Linnenbringer also has been represented Callaway as the Farm Family of the Year at the Missouri State Fair twice — in high school with his parents, and later with his wife Lynn and three sons, Frank, Luke and Conrad.

His interests aren’t limited to agricultural endeavors. Linnenbringer also served on the board for St. Paul Lutheran Church in Fulton where he also helped with maintenance issues and provides the straw and labor for the nativity scene every year; he works on building and outreach projects for Pleasant Grove Methodist Church in Hatton, which he currently attends; and he also helped build the present Rising Sun Baptist Church.

“If there is a need in the community or county, Hadley can be counted on to help in any way that he can,” the biography states. “So, even though Hadley was not born in Callaway County, he followed his parents’ example by fully embracing living in the Hatton community and doing whatever was necessary to contribute to the well-being of the entire county.”

Linnenbringer still works his family farm alongside his son Luke, although he noted “things have changed so much in my lifetime.”

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Hadley Linnenbringer, Hatton farmer, stands in front of his red barn for a photo Friday. Linnenbringer is the 2014 receipiant of the Settler’s Award, which will be presented to him at the Kingdom Supper on March 25.

“Years ago what I enjoyed was you worked with your neighbors more than you do today — when I was growing up we had our neighbors two or three down and we were always helping them or they were helping us,” Linnenbringer said. “Today I enjoy the technology, and I like to see it used, but I don’t touch it (gesturing to his son’s computer in the barn office). I like the machinery and anything new if I can figure it out.”

Asked how and why a farmer busy raising cattle, crops and children found the time and made it a priority to be so involved in the community, he had a simple answer.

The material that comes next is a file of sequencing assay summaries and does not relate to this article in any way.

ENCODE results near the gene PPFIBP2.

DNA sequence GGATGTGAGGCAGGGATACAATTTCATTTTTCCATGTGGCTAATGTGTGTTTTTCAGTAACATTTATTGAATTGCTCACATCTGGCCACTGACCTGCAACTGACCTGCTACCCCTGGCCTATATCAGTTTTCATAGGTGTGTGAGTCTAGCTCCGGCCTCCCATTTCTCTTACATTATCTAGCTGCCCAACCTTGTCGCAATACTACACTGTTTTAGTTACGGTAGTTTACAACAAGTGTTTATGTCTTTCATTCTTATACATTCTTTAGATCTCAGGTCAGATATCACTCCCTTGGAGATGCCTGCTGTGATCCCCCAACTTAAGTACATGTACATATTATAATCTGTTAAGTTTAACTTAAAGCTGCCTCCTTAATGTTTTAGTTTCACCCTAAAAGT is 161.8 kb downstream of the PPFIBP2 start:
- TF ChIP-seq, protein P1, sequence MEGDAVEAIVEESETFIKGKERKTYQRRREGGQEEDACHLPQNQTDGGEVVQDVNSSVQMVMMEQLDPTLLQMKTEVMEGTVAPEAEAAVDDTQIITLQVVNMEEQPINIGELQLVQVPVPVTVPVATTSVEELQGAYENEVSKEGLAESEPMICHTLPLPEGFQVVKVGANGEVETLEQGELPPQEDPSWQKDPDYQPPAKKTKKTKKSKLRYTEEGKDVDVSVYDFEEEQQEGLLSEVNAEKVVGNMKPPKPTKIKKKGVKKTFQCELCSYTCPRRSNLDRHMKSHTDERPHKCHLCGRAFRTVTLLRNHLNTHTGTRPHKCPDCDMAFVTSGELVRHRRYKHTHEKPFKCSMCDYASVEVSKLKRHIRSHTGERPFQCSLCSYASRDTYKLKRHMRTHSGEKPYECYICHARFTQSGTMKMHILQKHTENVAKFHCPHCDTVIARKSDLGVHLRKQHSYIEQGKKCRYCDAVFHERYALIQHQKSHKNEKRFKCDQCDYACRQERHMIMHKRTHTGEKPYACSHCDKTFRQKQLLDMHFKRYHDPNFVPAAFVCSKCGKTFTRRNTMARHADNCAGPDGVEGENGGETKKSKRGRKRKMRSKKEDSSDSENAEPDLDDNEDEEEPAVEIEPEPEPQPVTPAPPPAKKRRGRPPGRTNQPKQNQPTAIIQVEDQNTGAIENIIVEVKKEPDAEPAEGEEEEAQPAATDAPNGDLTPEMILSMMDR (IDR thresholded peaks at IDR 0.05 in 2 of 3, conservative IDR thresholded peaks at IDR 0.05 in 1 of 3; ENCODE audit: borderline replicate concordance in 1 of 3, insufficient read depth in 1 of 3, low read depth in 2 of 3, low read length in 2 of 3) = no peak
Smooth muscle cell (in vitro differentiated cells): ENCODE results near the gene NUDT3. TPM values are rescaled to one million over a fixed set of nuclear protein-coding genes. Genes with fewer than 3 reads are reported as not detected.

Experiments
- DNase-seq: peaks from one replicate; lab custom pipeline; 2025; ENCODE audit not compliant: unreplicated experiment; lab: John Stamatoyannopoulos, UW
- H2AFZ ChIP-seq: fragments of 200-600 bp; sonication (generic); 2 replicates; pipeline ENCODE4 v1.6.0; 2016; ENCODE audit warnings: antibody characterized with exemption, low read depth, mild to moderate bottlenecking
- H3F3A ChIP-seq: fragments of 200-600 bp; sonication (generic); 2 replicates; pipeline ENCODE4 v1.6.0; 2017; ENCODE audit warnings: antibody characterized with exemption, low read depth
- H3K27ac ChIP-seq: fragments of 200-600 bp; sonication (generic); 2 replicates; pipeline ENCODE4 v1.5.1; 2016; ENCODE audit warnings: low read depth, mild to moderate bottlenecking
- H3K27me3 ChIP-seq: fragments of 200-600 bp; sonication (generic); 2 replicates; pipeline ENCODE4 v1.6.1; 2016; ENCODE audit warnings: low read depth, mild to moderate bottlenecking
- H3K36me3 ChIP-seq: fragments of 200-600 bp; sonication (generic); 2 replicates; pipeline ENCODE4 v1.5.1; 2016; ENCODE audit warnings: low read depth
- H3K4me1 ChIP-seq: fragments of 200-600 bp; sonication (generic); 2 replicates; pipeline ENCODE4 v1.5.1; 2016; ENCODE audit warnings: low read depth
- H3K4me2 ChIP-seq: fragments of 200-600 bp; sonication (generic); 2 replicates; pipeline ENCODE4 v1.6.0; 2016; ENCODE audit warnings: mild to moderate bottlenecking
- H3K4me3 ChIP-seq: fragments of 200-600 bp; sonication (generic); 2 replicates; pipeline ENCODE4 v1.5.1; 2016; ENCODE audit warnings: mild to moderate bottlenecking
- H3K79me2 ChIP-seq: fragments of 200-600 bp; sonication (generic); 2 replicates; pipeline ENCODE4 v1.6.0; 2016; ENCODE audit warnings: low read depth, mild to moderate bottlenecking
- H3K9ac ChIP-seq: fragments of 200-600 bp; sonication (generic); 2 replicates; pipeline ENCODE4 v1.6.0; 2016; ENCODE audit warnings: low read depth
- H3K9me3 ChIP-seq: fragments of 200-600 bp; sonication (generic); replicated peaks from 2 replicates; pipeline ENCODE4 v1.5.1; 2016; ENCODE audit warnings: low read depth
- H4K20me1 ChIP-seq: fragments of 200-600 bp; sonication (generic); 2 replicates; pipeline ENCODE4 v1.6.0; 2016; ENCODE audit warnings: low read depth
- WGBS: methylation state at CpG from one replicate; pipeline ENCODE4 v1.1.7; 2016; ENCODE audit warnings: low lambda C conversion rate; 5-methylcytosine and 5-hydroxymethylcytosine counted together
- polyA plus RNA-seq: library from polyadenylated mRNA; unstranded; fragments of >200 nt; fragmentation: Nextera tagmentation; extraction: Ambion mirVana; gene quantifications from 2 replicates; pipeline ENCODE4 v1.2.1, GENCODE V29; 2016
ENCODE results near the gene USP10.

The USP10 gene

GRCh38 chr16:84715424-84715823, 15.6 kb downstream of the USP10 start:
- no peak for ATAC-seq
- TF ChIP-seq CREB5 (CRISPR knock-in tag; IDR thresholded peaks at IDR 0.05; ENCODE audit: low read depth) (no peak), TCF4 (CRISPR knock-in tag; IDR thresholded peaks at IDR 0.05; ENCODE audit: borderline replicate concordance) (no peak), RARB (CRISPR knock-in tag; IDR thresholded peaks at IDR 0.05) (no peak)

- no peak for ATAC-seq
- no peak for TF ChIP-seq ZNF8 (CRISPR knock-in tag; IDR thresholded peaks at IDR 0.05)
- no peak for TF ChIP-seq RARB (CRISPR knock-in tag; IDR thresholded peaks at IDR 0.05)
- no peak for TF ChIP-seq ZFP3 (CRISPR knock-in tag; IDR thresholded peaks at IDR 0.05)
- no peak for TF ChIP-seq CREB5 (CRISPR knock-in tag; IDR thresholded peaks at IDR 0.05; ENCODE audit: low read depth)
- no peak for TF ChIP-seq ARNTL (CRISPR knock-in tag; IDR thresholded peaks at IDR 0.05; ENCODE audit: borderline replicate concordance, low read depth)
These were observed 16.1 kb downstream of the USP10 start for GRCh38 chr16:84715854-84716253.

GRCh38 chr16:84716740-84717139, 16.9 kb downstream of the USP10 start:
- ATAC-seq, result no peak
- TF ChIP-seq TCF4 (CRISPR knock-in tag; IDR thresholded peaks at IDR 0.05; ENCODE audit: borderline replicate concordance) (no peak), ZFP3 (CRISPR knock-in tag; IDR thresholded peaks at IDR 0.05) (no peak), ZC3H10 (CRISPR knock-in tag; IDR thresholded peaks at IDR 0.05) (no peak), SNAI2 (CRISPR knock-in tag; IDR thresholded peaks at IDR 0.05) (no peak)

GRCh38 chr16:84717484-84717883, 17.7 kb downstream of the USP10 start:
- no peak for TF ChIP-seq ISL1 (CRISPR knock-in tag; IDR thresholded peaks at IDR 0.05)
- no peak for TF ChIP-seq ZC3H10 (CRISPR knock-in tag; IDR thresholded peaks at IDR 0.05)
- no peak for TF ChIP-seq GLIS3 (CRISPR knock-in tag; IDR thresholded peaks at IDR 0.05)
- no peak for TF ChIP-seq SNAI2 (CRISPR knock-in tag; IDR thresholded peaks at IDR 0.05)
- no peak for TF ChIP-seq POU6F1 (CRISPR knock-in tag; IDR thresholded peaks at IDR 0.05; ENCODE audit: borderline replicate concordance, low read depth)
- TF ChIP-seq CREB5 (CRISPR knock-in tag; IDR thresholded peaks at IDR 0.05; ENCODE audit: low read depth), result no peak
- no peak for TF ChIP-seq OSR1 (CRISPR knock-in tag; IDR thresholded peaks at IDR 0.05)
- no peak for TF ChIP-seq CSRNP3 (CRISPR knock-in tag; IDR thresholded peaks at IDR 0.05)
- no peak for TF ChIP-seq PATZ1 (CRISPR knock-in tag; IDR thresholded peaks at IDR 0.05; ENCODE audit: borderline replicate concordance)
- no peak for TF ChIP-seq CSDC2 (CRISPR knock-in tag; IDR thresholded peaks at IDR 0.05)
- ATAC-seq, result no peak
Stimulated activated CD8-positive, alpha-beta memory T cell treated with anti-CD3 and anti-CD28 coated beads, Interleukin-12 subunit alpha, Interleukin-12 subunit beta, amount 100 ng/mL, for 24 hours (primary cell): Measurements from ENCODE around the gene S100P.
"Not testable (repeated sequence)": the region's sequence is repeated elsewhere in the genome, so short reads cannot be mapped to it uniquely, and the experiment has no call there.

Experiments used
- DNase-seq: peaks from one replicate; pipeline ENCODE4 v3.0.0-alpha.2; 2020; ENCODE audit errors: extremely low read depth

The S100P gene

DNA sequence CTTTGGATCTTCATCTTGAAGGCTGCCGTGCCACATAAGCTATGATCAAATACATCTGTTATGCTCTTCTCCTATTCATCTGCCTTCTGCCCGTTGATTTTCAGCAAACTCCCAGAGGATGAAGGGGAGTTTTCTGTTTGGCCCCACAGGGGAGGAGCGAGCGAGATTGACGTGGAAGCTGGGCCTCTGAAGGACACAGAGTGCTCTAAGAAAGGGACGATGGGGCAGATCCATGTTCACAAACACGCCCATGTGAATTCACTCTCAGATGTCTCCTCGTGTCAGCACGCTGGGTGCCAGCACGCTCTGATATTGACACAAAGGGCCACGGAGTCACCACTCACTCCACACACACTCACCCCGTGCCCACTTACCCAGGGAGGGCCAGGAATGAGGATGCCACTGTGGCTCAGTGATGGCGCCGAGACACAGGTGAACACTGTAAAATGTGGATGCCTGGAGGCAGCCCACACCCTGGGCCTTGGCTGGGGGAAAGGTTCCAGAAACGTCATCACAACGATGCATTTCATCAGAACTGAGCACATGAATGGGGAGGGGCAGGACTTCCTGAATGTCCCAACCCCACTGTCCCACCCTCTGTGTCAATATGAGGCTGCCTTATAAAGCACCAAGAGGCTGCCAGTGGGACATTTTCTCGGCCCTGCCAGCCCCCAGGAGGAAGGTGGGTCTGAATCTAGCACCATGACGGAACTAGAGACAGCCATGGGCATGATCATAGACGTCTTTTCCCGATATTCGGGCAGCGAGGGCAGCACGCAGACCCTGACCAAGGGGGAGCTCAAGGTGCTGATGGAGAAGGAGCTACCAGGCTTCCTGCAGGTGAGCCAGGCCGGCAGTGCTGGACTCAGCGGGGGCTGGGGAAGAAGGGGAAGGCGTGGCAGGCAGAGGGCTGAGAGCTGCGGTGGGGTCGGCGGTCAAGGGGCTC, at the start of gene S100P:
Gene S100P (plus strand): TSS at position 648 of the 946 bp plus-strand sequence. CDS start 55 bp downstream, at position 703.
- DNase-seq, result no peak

“I figure if you don’t serve, you can’t complain,” Linnenbringer said. “Somebody’s got to stay out there and keep an eye out.”

Still active with the university extension and with the farm bureau, he gave the same reason for his active interest in agricultural issues, noting he is especially concerned with government regulations for farmers.

“I’m afraid they’re going to regulate us out of business,” Linnenbringer said. “You’ve got to have somebody (down in Jefferson City) watching what they’re doing. That’s the reason I have to belong, to keep somebody to keep an eye out, or you won’t know what they’re doing until it comes down on you.”

Linnenbringer described himself as controversial “because I’ll speak my mind,” in support of those things he is so passionate about, joking that may be why “I have trouble getting elected to things, but not volunteering for things.”

He said his favorite part about being so active in the community over the years has been the connections he’s made.

“I just like to meet new people … I think most of them know I’m around,” Linnenbringer said.

Tickets for the 2014 Kingdom of Callaway Supper are $15 and are available at the Chamber of Commerce and The Callaway Bank in Fulton, Bank Star One in New Bloomfield, Crane’s Country Store in Williamsburg and Short Stop in Millersburg.

Katherine Cummins can be reached at (573) 826-2418 or katherine@fultonsun.com.